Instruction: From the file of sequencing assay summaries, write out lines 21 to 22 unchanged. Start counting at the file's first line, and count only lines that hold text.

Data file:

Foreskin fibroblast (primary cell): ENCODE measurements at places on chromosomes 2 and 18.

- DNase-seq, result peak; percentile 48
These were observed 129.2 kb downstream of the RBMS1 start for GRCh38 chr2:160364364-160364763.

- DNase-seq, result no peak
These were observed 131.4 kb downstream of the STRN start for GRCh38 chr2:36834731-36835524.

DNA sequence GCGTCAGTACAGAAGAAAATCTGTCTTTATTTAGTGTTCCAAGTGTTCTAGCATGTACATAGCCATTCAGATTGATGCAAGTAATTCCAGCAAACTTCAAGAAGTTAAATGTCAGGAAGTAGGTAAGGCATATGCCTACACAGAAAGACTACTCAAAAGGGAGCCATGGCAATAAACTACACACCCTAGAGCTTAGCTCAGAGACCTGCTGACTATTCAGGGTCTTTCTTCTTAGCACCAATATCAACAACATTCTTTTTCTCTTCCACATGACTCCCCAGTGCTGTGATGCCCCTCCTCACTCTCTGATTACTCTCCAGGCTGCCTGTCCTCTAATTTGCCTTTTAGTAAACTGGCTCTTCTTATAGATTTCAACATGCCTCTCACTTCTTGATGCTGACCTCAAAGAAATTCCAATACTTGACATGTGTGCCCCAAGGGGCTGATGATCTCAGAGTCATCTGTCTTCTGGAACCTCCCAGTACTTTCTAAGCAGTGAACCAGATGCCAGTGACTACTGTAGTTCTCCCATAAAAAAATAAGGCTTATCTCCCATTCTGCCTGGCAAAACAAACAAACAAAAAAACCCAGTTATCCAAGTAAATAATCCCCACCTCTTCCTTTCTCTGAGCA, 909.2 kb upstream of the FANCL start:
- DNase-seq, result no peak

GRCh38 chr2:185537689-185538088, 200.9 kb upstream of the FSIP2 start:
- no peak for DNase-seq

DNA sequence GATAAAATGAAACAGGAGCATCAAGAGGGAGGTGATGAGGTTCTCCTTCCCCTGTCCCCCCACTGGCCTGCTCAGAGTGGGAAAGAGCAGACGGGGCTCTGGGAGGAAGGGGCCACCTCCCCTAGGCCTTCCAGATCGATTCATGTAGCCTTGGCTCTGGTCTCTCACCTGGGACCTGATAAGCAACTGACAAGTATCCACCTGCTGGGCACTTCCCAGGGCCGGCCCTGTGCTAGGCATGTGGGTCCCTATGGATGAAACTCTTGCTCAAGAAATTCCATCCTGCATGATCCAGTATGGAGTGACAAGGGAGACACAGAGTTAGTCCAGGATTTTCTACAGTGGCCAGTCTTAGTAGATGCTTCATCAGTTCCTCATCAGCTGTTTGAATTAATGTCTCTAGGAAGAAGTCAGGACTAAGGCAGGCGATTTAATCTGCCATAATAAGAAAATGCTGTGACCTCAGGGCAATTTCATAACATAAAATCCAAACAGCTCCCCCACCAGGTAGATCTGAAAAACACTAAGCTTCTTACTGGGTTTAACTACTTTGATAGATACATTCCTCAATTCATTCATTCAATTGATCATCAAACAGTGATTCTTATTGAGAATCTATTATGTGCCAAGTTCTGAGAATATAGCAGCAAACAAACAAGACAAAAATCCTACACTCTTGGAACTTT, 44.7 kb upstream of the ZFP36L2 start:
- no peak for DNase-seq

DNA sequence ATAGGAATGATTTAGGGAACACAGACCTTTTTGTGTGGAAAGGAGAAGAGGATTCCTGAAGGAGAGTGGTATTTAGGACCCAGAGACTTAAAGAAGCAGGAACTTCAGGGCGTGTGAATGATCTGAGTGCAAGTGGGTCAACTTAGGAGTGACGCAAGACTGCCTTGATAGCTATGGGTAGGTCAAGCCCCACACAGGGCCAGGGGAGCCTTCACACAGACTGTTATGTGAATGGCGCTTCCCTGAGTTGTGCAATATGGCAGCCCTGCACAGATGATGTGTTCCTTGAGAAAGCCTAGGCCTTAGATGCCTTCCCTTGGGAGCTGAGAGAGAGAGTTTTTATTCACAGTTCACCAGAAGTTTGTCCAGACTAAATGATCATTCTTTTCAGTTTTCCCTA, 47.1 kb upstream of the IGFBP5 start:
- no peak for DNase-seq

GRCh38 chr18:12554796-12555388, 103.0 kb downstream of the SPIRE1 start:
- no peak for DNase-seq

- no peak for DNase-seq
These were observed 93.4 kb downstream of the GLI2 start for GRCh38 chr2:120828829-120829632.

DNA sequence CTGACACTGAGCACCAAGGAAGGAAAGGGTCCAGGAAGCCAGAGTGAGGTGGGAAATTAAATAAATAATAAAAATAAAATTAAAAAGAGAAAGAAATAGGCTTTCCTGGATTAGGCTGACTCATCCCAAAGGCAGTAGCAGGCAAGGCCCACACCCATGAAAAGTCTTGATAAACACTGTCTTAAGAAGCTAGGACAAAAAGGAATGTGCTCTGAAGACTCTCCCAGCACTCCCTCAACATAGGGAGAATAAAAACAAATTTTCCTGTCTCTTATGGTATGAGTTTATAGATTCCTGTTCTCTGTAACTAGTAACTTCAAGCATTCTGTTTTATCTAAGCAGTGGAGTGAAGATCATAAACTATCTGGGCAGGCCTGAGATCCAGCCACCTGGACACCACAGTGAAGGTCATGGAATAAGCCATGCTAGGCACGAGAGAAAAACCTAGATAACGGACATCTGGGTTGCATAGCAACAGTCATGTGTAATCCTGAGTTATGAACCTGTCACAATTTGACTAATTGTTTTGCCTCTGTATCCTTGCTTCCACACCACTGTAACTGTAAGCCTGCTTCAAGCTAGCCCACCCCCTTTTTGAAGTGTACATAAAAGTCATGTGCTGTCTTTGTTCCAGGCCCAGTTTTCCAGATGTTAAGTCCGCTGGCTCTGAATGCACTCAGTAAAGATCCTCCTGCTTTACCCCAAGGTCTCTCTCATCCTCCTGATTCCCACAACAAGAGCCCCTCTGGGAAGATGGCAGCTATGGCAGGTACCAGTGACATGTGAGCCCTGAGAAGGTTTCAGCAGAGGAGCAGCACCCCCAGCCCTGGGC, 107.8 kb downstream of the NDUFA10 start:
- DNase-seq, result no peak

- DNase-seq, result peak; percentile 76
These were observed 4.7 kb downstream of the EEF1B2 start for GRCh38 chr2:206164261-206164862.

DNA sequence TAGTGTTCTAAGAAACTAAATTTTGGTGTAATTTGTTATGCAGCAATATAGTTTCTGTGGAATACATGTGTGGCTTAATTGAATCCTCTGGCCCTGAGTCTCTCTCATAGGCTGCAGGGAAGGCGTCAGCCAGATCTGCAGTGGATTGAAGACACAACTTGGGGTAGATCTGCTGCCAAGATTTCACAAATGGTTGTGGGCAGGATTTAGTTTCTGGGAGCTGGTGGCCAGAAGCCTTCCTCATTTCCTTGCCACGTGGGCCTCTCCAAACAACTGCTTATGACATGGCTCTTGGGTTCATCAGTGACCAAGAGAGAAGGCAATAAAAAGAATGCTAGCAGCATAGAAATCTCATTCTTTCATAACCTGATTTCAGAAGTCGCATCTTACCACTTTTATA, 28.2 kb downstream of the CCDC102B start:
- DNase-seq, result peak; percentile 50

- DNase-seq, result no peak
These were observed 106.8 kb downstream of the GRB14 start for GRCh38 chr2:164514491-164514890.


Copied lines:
These were observed 4.7 kb downstream of the EEF1B2 start for GRCh38 chr2:206164261-206164862.

DNA sequence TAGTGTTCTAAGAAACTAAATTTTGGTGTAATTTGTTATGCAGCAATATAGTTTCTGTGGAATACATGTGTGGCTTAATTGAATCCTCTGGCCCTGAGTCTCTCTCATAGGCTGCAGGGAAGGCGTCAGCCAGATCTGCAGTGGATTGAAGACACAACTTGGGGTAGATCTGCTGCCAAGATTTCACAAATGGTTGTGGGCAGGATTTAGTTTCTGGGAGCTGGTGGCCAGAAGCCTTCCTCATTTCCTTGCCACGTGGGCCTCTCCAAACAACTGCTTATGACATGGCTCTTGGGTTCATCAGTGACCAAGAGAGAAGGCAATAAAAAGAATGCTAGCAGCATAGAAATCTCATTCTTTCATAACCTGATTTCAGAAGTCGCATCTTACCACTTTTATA, 28.2 kb downstream of the CCDC102B start: